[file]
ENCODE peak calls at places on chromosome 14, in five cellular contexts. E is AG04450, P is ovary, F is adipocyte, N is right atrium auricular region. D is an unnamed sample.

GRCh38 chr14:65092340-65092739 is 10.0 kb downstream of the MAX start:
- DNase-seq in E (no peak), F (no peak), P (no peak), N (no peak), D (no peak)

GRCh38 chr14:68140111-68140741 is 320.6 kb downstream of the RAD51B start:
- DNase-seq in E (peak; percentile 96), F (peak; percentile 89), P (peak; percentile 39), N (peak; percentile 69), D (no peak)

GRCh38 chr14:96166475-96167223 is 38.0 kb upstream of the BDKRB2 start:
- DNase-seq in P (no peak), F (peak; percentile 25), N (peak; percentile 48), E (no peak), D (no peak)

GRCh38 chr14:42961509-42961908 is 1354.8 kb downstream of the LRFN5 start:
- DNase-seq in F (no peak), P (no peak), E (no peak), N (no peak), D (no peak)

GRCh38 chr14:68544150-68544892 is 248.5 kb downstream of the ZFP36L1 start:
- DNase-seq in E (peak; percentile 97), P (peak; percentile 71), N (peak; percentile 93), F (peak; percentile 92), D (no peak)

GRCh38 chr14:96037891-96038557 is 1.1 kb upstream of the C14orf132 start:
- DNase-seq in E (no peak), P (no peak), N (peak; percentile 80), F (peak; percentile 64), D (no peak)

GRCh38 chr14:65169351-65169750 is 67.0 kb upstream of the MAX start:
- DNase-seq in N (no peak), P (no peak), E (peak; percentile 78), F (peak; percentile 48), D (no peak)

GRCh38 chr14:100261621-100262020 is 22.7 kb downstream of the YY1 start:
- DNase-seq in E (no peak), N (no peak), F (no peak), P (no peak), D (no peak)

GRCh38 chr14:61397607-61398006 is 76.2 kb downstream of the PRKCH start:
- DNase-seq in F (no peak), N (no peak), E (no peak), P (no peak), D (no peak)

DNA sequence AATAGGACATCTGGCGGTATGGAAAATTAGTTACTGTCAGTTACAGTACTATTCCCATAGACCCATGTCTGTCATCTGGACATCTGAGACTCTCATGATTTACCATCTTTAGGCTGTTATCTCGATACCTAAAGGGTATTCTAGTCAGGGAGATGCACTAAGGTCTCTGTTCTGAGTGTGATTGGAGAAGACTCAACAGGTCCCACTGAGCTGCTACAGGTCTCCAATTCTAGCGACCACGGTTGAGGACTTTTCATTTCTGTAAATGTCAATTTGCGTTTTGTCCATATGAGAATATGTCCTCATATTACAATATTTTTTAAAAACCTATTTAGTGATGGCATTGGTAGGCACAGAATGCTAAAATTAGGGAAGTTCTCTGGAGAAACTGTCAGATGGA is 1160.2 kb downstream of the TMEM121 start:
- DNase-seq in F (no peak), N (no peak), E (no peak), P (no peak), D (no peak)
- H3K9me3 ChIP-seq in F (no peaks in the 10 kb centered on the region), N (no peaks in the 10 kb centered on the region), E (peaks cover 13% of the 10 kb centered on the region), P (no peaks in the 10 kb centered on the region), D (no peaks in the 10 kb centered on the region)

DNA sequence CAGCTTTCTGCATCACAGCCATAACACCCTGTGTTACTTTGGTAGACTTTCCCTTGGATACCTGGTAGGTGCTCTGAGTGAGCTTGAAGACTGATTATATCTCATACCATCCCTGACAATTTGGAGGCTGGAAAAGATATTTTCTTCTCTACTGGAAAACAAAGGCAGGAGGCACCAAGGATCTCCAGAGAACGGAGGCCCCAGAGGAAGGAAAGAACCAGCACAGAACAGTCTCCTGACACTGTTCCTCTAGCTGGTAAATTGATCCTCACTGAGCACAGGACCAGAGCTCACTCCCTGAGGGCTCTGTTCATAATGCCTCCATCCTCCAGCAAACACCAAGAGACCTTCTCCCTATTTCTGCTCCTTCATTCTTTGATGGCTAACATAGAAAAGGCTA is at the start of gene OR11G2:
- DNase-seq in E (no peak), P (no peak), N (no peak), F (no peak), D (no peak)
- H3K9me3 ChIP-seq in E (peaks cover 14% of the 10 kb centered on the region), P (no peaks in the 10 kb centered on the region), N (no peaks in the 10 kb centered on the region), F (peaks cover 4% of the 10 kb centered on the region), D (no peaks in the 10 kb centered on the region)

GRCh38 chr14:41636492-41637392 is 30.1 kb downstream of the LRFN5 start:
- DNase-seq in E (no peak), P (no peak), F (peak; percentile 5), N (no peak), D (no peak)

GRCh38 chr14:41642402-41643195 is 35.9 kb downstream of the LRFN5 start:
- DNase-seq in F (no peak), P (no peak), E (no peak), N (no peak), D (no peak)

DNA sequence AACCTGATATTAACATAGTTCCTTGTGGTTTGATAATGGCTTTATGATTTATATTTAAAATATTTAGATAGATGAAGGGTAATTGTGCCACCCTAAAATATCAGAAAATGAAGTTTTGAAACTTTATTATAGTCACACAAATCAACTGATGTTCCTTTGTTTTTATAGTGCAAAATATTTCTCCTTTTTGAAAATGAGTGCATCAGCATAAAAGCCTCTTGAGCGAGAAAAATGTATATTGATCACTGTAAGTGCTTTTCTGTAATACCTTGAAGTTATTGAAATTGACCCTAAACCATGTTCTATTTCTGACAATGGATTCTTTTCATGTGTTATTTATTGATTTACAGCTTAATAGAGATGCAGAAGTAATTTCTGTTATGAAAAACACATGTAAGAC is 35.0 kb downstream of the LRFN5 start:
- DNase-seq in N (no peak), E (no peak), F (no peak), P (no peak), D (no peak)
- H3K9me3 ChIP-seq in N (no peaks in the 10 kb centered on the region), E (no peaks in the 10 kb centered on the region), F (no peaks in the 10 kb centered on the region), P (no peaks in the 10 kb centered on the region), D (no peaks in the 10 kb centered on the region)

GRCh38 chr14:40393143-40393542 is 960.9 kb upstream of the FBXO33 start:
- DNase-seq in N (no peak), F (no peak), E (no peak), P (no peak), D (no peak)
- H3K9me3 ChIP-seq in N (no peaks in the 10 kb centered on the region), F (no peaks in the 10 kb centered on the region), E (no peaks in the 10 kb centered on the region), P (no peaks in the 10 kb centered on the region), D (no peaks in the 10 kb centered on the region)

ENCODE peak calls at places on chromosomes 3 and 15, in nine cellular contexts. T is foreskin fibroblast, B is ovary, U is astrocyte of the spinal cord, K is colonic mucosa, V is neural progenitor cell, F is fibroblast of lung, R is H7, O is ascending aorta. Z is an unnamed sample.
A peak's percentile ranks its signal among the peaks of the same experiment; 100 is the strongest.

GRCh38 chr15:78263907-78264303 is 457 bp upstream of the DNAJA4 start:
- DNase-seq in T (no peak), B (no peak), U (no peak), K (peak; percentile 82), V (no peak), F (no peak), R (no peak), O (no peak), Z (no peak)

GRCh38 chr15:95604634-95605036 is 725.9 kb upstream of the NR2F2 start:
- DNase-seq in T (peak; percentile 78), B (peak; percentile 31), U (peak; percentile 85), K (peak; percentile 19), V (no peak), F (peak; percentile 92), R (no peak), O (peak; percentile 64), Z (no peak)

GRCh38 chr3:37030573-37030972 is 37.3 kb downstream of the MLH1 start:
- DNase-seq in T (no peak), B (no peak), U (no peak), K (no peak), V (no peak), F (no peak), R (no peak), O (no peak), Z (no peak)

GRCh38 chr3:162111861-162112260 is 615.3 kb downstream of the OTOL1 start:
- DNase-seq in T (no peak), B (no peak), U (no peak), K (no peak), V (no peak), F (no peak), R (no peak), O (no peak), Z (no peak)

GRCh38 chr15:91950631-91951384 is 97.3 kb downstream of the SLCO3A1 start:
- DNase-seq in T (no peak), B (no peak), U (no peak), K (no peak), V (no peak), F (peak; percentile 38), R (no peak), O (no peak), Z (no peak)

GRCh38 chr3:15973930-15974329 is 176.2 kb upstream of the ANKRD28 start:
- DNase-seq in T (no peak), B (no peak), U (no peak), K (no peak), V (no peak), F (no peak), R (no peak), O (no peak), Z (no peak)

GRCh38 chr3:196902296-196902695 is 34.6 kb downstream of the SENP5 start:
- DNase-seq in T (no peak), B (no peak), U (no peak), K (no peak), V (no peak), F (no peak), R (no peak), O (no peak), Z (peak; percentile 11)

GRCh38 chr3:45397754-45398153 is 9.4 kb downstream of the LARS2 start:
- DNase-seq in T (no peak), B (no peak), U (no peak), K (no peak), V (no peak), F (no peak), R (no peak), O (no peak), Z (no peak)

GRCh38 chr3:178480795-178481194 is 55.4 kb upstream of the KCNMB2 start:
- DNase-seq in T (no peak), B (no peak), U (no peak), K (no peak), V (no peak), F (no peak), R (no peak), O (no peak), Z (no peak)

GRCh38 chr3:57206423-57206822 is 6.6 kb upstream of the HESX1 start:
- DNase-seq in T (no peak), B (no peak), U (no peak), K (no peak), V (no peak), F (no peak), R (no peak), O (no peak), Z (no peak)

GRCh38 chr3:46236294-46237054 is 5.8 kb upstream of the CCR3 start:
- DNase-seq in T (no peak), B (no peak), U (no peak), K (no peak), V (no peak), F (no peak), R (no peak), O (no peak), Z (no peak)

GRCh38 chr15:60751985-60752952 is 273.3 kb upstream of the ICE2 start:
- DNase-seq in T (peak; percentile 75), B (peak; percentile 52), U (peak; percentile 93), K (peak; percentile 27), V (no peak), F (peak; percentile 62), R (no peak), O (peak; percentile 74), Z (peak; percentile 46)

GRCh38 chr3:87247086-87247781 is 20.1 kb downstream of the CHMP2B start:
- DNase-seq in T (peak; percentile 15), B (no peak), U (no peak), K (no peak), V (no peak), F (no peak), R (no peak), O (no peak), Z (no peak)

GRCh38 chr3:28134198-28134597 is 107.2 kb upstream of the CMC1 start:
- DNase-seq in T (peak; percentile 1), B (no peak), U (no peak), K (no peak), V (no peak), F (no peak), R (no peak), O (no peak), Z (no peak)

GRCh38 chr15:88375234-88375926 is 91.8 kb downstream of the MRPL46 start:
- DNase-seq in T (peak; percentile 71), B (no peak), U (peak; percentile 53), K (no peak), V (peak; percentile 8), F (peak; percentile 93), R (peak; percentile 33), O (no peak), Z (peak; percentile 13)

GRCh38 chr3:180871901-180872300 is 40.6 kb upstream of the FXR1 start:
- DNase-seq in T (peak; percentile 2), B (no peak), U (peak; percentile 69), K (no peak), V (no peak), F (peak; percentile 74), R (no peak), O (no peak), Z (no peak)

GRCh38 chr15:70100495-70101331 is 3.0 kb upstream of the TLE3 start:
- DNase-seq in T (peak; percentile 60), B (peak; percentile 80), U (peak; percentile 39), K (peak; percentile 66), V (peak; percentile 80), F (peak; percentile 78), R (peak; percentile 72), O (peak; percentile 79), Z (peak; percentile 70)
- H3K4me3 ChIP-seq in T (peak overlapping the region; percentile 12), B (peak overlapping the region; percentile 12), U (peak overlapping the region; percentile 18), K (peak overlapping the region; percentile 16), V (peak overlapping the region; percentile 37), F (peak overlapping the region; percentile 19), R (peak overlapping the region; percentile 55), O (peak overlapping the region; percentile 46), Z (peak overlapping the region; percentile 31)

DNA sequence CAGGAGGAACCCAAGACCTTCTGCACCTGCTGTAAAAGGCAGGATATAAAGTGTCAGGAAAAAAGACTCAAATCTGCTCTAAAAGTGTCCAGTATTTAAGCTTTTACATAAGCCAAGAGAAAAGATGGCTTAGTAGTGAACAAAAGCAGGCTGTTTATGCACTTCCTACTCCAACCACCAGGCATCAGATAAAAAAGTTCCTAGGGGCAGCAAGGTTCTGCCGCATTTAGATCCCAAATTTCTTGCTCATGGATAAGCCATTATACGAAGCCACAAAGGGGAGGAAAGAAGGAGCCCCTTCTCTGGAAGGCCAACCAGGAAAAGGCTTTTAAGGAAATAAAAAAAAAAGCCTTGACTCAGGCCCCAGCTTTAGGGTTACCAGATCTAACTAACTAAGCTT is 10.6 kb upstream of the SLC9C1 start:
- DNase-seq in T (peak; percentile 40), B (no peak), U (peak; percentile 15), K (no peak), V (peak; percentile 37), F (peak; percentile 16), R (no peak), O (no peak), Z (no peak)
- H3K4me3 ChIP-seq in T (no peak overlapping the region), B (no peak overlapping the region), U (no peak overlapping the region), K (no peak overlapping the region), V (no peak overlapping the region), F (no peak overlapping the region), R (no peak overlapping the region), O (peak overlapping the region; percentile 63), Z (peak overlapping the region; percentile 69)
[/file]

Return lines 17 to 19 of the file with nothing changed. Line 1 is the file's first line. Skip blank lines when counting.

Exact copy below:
- DNase-seq in E (no peak), N (no peak), F (no peak), P (no peak), D (no peak)

GRCh38 chr14:61397607-61398006 is 76.2 kb downstream of the PRKCH start:
- DNase-seq in F (no peak), N (no peak), E (no peak), P (no peak), D (no peak)